New Study Finds No Evidence of Long-term Damage from Daily Cannabis Use

A new joint-study between the University of Colorado and the University of Louisville has been making waves in the medical cannabis community. That study boldly titled, “Daily Marijuana Use Is Not Associated with Brain Morphometric Measures in Adolescents or Adults”, makes a compelling case based on three different physical analyses of the brain in daily cannabis users vs. non-users. Taken alone, there’s nothing particularly advanced about the study from a technological standpoint; the real significance of the study is that it flies in the face of a larger body of evidence that seems to indicate that cannabis *can* cause structural changes. …So who’s right? Does cannabis cause structural damage or not? Furthermore, if this study is correct, how could so many independent studies from around the world be wrong?

According to the researchers, the issue revolves around dependent variables and how to account for those variables. To give an analogy here, I may claim that living near the beach causes people to take up surfing, and I may back up my claim with data that shows that beachside communities have a higher percentage of surfers. At first glance, that seems logical. However, this relationship, between the neighborhood and the percentage of surfers, is not proof of anything. In fact, it’s common sense that many of the surfers living in those neighborhoods moved to those neighborhoods specifically to be able to surf frequently. Without acquiring more data or removing this effect somehow, we can’t possibly know if living near the beach makes people more likely to begin surfing. In other words, when answering a scientific question, we have to be very careful to examine the cause-and-effect relationship between variables or we may very easily misinterpret the results.

In this case, the relationship in question is that between alcohol use and cannabis use. At face value, frequent alcohol users are more likely to be frequent cannabis users and vice versa. It’s also well known that frequent alcohol use can lead to structural brain damage. So if we just compare the brain sizes of cannabis users vs. non-users, without taking into account that increased likelihood of alcohol use, some of the differences we observe may have be caused by the alcohol use alone and not the cannabis use. In traditional studies, the answer has been to control for alcohol use by assuming it is an independent variable. This compares frequent alcohol users in the study vs. non-users and corrects for the difference in their scores. The theory is that removing that difference will leave behind the effect caused purely by cannabis. However, the authors of this paper argue that this is an incorrect assumption – specifically it’s possible that alcohol damage is worse when cannabis is present or vice versa. Removing the effect of alcohol alone wouldn’t account for any interaction there. To achieve more accuracy, this particular study ranked all participants on the Alcohol Use Disorders Identification Test (AUDIT) and then made comparisons between cannabis users and non-users within the same groups of alcohol use.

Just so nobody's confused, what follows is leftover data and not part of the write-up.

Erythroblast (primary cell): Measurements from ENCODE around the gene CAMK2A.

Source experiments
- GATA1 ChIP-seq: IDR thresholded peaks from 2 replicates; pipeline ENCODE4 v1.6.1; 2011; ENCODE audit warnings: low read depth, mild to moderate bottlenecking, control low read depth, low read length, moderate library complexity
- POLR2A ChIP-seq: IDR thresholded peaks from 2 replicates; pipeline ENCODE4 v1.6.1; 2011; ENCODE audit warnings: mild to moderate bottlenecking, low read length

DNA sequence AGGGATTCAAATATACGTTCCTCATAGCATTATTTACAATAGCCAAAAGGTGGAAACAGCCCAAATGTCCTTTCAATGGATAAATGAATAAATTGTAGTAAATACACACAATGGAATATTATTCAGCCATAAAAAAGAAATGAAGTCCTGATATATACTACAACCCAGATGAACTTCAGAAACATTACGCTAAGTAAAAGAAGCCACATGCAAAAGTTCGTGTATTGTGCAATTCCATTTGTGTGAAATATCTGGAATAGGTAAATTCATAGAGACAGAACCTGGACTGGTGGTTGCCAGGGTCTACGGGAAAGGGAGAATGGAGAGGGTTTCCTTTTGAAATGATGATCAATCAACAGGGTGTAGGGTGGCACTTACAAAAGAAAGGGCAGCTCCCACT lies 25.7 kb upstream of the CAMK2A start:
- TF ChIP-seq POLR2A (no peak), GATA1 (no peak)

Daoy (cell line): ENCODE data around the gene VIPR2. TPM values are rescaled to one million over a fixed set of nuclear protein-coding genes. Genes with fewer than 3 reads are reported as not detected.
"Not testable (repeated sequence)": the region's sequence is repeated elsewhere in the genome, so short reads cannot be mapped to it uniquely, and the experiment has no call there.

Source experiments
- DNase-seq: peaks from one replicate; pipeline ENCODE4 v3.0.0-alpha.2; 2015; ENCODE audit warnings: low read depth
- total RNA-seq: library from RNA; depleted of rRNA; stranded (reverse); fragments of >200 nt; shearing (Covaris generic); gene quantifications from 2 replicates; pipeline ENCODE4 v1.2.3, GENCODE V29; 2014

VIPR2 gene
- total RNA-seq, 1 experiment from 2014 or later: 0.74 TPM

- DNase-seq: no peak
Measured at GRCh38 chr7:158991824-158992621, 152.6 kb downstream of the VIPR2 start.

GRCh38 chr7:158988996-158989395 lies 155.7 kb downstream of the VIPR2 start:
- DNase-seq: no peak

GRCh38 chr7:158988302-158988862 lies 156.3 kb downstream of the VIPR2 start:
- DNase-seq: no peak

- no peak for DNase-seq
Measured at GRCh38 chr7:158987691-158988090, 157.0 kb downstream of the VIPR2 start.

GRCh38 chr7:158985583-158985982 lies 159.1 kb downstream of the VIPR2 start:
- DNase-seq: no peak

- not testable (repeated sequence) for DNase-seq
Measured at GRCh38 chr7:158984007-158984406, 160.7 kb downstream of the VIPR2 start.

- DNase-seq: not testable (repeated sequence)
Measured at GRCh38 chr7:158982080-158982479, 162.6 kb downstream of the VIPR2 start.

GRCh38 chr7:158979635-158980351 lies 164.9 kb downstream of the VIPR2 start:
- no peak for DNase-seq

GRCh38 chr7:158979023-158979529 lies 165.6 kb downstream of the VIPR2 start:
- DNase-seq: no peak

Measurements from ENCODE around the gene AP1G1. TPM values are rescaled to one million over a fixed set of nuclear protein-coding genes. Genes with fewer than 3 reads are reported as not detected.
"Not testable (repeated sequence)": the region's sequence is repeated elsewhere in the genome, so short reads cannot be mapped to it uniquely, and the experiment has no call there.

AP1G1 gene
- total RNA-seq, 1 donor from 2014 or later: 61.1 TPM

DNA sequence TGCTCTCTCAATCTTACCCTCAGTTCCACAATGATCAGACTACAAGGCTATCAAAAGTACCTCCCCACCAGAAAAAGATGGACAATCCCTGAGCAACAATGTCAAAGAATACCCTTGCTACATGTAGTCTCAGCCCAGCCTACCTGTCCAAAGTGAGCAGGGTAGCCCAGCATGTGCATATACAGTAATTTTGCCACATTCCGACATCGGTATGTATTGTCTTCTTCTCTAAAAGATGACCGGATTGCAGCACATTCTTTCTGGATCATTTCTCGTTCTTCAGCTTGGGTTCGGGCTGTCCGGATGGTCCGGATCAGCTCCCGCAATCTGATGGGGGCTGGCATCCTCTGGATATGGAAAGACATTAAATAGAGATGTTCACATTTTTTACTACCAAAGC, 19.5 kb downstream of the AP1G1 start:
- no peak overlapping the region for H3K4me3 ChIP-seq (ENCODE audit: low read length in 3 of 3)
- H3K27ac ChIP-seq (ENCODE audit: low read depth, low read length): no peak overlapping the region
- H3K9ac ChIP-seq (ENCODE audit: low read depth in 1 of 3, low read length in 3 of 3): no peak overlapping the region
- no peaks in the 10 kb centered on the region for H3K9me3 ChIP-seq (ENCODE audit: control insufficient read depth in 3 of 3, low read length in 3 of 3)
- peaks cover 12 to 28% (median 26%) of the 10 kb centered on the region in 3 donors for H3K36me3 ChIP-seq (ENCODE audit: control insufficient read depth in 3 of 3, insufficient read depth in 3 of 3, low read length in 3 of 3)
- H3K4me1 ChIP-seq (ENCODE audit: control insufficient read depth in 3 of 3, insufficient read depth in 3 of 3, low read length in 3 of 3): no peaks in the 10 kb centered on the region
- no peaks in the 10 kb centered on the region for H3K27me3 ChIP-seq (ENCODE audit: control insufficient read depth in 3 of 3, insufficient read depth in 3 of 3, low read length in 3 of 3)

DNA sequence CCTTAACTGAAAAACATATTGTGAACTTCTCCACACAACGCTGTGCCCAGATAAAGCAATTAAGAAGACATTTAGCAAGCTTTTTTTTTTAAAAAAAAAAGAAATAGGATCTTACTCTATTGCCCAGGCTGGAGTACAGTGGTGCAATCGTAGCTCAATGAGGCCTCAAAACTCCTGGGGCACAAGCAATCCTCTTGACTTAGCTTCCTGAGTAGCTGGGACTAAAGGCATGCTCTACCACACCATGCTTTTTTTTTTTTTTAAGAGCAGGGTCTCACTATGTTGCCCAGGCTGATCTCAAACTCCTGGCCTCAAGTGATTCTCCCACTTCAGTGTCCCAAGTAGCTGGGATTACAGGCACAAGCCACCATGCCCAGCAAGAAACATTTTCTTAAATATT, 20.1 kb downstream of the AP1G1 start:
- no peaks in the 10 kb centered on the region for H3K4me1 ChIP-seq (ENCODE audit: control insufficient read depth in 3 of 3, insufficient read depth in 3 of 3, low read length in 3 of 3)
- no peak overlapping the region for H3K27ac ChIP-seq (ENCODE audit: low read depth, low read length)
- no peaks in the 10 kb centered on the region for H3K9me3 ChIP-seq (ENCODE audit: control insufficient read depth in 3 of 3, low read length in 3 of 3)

Unfortunately, while researchers try to remove the effect of as many covariates as possible (like alcohol), some are difficult to quantify. For instance, since a large percentage of cannabis sales are illegal, cannabis users are statistically more likely to be types of people who engage in high-risk behaviors, which could affect results if these people are exposed to more sources of brain damage. How do we account for that? In this study, a specific strength of the adolescent data is that it came exclusively from individuals in the juvenile justice system in Albuquerque. This allowed the researchers to compare both users and non-users with similar high-risk behavior, rather than cannabis users with high-risk behavior to non-users with low risk behavior. Unfortunately, this is not common in many cannabis studies, meaning that the data is consistently skewed to suggest cannabis is capable of structural changes that it may not actually be causing.

After taking both of these issues into account, researchers compared three metrics of brain structure in participants, which included voxel-based morphometry volumetric/density analysis, FreeSurfer surface-based morphometry volumetric analysis, and FIRST shape analysis. These methods are beyond the scope of this article, but essentially researchers wanted to record differences in volumes, densities, and the actual shapes of different parts of the brain, in order to have a well-rounded analysis of brain structure. After computing this data, researchers observed no statistically significant difference in brain structure between daily cannabis users and non-users. None.

Of course, there are a few caveats to this study. For starters, the average age of adolescents in the study (almost 17) was over the age that has been cited as the age under which damage most frequently occurs (16 with the most exacerbated damage under 12). So unfortunately, that data doesn’t hold much weight. Secondly, despite all the talk about the relationship between alcohol and cannabis, researchers did not fully remove that effect. Instead, they compared groups of similar alcohol use between cannabis users and non-users, which is certainly more accurate than a blanket removal of the effect of alcohol, but with a sample size of under 50, this would mean that the groups were pretty small and therefore subject to bias from the specific group of subjects. This is less critical if we make the assumption that that population is fairly representative of the population at large, which was arguably true for the adult data, but clearly not accurate for the adolescent data (since it came exclusively from the juvenile justice system). So again, the adolescent data in this study is questionable at best. Finally, lack of long-term structural damage doesn’t mean that cannabis use is harmless – the researchers themselves are quick to point out that short term impairment from cannabis use is real, and for a daily cannabis user, this effect would exist throughout his/her lifetime, regardless of whether the change was structural or not.